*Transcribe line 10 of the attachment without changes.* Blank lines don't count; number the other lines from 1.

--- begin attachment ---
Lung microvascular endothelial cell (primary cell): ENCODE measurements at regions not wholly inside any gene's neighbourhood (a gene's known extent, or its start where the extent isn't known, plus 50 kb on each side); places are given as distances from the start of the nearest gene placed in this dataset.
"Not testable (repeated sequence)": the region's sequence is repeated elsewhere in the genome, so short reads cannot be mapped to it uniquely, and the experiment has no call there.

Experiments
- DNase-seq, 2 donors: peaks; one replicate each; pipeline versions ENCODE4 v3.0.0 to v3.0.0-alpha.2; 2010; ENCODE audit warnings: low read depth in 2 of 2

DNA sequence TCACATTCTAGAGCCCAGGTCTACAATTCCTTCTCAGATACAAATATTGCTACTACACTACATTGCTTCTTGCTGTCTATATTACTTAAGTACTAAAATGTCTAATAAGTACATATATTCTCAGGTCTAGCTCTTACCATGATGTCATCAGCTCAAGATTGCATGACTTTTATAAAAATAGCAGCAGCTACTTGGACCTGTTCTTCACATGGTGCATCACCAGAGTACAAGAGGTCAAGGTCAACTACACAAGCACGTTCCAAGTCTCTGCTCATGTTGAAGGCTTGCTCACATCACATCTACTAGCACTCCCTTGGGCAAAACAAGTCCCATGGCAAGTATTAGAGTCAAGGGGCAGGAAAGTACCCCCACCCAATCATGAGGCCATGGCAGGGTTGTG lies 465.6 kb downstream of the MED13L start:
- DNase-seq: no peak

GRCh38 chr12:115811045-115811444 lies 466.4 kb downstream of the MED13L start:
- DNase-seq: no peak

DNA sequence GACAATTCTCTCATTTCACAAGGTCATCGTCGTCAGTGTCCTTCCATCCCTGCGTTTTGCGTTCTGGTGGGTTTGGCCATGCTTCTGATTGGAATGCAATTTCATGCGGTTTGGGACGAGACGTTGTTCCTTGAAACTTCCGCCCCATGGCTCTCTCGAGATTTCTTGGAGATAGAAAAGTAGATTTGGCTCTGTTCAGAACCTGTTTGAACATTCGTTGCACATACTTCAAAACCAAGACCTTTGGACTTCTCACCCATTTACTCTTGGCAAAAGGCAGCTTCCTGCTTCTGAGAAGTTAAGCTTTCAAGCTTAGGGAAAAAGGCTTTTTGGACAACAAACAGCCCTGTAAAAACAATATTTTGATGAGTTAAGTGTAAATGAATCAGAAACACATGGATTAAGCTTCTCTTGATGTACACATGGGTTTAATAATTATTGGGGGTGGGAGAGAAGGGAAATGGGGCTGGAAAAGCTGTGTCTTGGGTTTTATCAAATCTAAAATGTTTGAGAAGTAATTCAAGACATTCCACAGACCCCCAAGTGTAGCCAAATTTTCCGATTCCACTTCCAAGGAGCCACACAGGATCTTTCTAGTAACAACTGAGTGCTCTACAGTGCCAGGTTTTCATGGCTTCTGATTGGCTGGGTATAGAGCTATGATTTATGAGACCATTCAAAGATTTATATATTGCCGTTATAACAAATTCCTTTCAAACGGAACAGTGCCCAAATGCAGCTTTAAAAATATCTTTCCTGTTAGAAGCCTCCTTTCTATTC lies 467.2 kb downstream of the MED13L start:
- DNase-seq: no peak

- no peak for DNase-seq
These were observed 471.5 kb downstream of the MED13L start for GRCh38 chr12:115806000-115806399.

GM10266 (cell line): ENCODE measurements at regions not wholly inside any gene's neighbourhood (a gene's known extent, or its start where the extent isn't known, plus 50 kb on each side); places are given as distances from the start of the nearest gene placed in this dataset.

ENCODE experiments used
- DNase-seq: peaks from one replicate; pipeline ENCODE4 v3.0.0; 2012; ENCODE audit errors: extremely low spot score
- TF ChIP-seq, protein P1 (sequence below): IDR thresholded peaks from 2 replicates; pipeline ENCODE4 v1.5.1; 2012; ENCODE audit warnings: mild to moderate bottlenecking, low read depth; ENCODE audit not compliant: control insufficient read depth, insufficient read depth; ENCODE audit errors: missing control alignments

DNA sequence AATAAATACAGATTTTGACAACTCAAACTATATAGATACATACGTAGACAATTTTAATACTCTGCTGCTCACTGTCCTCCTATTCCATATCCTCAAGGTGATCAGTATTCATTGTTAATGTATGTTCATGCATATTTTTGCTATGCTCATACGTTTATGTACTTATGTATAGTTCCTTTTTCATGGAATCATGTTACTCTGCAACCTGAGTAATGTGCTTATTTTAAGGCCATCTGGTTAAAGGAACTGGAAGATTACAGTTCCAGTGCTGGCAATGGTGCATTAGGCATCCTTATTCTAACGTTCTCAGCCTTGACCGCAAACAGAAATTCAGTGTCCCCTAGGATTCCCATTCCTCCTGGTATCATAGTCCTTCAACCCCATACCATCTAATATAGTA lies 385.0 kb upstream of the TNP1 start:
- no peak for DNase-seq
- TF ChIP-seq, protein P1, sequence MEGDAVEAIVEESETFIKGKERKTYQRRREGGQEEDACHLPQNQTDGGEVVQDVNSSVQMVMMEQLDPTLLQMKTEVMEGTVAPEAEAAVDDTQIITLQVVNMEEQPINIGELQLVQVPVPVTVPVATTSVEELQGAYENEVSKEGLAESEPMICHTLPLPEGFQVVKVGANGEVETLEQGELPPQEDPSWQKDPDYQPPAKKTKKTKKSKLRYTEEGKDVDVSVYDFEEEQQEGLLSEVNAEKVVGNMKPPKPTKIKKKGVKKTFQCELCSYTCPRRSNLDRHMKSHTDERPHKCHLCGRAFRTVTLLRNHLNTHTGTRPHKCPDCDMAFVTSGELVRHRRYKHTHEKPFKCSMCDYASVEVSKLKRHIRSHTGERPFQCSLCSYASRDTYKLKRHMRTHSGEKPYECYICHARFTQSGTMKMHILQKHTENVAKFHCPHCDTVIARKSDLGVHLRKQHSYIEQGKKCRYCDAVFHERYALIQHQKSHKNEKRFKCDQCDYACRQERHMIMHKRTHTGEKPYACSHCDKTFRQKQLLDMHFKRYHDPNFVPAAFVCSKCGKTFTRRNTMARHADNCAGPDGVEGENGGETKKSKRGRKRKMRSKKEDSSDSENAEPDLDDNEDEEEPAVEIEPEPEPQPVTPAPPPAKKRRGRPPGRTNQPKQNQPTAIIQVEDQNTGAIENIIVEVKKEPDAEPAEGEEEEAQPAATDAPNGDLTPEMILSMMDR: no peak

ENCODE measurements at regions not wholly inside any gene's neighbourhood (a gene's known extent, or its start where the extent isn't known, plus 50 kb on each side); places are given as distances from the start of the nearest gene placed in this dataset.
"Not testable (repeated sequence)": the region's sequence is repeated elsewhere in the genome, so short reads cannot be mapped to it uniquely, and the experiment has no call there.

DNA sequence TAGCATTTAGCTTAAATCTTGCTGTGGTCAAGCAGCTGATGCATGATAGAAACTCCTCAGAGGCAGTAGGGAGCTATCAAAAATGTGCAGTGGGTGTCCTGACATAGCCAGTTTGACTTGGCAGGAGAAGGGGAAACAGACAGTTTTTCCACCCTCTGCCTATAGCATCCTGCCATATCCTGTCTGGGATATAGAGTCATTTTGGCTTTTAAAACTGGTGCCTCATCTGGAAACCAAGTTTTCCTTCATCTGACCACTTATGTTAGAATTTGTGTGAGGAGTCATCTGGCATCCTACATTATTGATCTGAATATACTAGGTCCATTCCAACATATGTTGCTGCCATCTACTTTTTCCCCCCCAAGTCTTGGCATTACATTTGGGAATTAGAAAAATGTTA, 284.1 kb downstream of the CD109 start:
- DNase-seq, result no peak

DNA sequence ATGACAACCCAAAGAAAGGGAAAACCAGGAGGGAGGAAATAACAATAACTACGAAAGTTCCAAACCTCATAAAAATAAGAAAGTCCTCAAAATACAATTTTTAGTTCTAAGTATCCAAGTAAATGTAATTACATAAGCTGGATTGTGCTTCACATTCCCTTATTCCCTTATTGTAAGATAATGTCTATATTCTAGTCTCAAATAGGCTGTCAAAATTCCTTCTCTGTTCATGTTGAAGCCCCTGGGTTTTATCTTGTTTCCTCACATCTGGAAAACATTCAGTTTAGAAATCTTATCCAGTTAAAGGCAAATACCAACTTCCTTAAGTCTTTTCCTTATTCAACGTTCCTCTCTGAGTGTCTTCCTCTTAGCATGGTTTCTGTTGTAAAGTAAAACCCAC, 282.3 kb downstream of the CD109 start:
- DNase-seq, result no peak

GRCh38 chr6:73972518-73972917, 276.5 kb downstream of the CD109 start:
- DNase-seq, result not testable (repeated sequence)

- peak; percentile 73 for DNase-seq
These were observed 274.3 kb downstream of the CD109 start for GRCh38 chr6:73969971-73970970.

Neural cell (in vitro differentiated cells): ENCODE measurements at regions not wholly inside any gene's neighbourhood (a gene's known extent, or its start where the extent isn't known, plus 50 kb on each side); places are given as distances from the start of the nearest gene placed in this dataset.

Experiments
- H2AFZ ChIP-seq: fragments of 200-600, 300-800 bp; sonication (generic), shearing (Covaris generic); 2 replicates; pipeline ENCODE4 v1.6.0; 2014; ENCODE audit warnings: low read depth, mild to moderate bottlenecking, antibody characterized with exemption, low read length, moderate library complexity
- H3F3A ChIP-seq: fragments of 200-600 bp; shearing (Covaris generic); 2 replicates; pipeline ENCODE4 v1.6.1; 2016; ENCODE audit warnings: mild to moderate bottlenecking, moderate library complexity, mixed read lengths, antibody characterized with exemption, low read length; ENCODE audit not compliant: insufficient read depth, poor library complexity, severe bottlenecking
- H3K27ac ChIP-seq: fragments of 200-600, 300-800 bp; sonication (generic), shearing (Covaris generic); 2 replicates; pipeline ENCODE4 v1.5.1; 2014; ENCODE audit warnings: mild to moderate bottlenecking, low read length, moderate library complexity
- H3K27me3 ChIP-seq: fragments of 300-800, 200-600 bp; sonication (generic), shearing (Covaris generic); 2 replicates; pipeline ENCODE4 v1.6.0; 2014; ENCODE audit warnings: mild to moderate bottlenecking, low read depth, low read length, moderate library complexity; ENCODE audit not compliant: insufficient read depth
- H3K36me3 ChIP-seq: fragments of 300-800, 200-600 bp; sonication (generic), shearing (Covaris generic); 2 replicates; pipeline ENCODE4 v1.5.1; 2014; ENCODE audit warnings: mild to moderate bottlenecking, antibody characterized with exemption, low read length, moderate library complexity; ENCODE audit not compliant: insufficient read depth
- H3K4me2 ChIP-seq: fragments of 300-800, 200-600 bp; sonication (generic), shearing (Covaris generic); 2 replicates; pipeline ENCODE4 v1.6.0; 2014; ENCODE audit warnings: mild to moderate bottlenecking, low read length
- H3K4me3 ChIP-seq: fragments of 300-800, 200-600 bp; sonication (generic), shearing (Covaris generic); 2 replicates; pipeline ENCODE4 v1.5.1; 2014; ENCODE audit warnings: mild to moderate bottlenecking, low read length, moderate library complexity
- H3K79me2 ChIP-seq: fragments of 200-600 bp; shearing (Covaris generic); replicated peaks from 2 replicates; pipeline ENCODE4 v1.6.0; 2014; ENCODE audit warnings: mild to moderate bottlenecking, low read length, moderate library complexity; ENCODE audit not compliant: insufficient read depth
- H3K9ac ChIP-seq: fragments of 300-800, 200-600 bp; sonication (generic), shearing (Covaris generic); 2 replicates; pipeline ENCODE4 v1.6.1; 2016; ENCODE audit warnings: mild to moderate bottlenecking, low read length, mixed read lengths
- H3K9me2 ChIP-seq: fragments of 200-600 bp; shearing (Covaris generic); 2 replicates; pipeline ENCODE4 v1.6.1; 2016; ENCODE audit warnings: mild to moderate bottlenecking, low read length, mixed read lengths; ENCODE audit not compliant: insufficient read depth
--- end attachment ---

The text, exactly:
- DNase-seq: no peak